Complicated problems cover problems like sending a rocket to the Moon, which does sound pretty complicated to me. However, complicated problems can often be broken down into a string of simple problems. So when coordinated well, these complicated problems still carry a high rate of success.
Finally, complex problems are the ones like raising a child. There is no recipe for success. And while raising one child may certainly provide experience, it doesn’t guarantee success with the next child because every child is unique and may require an entirely different approach.
So, our cavemen in the Stone Age didn’t have any notice of complexity, his life was simple, and basic, and as simple pretty much as it could be. But, nowadays, in our modern time, the process of losing weight definitely seems to be a complex problem, there is no recipe for success. And certainly there may be some basic ingredients, eating differently, changing your exercise pattern, but there are no standard tools to use, and no definitive order of steps to follow.
The remarkable thing is that many things in our environment suggest that losing weight is, in fact, simply a matter of following a recipe. Drink these shakes, eat these protein bars, skip all carbs, drink gallons of water, avoid all sugars, and you will lose weight, and you will be happy forever, and you will never feel insecure in your life anymore, ever, right? No.
I’d like to take you back to the picture of the girl we saw at the beginning, because the next picture is the same girl one year later. And seven years later, she is standing here right in front of you, sharing a story that appears to be now about as personal as it gets.
And five months ago I told my story for the very first time at the TEDxMaastricht pitch night. I showed the audience the same two pictures leaving the second one to right before the end.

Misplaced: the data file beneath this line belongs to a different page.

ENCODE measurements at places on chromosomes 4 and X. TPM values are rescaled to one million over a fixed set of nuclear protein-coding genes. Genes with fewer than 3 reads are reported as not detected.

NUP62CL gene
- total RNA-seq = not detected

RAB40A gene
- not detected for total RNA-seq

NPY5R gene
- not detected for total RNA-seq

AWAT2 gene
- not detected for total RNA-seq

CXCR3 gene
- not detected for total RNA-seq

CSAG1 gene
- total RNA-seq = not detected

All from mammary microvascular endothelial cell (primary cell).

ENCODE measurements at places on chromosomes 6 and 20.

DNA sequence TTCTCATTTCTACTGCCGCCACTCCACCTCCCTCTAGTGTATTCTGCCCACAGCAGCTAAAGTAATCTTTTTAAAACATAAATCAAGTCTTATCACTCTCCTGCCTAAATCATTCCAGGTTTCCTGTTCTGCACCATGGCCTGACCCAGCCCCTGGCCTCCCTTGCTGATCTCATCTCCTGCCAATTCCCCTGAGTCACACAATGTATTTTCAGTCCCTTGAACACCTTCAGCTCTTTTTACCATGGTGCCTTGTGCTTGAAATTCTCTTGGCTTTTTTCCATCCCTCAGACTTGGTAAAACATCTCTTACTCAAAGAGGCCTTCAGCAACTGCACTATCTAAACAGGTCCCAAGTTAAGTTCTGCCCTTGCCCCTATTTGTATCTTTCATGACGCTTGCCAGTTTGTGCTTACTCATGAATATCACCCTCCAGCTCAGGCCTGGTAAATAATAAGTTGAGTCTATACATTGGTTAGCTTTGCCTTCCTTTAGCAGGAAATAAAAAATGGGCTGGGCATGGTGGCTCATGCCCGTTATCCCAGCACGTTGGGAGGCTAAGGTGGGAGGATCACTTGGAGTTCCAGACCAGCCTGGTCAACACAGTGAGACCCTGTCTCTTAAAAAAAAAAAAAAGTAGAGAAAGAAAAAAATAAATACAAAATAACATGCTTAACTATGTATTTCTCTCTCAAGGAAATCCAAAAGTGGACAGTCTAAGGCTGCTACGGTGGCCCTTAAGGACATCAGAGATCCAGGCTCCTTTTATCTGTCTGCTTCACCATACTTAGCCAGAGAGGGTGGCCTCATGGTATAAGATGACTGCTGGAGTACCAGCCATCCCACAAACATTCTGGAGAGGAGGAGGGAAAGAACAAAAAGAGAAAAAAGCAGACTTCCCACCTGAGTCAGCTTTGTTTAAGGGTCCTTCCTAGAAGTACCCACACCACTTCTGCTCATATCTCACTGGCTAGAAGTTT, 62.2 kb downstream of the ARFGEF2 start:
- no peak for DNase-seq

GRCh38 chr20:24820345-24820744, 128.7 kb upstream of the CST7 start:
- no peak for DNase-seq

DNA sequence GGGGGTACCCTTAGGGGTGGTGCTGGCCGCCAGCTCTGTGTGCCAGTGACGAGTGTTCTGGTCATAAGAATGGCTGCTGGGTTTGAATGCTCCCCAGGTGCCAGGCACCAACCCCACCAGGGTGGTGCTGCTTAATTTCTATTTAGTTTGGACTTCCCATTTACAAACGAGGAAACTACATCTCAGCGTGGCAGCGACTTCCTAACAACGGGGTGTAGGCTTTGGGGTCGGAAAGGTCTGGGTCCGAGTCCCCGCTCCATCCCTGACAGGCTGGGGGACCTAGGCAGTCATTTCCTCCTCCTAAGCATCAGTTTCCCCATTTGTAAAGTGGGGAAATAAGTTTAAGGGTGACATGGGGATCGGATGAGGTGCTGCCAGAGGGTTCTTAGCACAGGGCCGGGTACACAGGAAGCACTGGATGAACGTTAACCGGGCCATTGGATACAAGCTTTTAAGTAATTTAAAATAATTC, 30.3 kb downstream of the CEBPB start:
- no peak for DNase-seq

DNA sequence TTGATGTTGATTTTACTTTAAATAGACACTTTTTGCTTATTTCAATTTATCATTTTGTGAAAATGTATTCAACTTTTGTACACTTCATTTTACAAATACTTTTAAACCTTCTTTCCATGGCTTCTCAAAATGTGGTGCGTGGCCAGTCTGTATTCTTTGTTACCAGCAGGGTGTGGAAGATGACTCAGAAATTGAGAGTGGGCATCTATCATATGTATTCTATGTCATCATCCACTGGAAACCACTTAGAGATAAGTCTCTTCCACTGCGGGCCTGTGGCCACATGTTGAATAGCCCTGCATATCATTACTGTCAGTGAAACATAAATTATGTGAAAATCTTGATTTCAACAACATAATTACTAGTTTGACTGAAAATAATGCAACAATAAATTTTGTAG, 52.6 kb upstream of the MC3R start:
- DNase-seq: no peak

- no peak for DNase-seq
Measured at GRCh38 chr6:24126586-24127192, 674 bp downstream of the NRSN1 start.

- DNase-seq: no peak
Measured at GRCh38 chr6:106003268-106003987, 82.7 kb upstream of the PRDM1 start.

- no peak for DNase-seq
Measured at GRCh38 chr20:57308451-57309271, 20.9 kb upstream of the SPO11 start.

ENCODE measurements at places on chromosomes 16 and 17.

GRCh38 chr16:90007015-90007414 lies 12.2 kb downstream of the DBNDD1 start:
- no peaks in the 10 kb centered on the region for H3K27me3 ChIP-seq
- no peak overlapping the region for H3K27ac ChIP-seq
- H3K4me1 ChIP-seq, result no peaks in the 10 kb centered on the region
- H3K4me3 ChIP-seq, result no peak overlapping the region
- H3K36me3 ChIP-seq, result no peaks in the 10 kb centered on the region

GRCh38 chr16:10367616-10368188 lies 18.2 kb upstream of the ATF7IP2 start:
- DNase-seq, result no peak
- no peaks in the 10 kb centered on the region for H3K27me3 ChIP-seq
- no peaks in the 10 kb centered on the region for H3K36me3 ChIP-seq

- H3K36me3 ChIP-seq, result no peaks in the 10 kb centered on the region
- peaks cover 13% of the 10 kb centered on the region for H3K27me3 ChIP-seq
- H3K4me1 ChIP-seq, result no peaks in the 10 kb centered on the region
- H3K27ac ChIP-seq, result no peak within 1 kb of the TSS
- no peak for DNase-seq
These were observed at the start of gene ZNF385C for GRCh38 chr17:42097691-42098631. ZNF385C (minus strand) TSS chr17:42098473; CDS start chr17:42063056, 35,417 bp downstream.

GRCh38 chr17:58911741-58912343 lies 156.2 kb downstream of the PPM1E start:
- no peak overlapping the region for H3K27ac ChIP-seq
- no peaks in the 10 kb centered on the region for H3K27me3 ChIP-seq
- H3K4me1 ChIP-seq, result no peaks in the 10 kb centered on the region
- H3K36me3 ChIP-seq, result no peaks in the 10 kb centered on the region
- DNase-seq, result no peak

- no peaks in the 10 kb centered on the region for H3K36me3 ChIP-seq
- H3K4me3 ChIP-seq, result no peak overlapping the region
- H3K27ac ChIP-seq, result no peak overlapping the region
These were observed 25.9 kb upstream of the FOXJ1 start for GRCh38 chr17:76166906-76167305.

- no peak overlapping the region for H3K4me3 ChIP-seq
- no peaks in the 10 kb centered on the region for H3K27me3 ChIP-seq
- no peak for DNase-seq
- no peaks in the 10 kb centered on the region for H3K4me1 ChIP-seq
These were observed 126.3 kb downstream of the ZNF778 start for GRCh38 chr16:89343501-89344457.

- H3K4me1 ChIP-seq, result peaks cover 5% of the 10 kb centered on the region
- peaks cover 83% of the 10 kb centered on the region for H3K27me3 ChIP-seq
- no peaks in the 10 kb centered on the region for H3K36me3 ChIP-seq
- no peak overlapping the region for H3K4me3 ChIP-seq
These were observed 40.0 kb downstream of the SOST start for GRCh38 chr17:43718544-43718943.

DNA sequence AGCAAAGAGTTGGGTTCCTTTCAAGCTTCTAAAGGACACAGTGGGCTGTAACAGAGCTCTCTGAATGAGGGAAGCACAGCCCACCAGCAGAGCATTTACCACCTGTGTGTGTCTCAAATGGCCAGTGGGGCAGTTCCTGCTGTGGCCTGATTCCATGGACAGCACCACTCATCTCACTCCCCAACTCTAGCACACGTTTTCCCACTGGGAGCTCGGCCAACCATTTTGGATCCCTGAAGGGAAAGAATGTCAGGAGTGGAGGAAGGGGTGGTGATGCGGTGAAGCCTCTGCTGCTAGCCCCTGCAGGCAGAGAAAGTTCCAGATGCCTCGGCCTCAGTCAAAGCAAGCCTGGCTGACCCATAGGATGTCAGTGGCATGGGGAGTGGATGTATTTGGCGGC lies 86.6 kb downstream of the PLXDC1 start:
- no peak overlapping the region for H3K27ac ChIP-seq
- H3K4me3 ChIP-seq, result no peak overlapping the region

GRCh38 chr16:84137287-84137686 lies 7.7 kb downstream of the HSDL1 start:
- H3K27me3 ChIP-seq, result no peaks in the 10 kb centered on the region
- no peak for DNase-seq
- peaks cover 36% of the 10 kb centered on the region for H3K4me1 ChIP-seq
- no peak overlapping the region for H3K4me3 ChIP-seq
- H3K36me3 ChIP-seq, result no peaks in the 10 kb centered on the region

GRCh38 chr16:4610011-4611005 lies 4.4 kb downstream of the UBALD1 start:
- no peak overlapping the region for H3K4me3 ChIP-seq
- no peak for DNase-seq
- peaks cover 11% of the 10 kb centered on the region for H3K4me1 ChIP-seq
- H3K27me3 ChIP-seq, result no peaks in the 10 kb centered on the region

And when I told them that it was the same girl as in the first picture, an audible sigh of genuine surprise went through the public because they realized, as you do by now, that that girl was me.
And what struck me most after the pitch night were not the kind words from my friends, and not the compliments from strangers in the audience. No, it was that audible sigh of genuine surprise that I had heard when showing the second picture that quite confused me.
You see, I had never expected that anyone seeing that first picture wouldn’t immediately recognize the girl to be me because whenever I picture myself in my head, I still look that way.
Seven years after physically losing 40 kilos, I still struggle to recognize the way my body looks now. And it confused me because I’d always thought that losing weight was as simple as, well, losing the weight.
So, only a moment ago, I told you about how losing weight is a complex problem, that there are no standard tools to use and no definitive order of steps to follow. But most importantly, that it’s a personal problem requiring a personal solution, it’s a matter of compiling your own personal recipe to losing weight.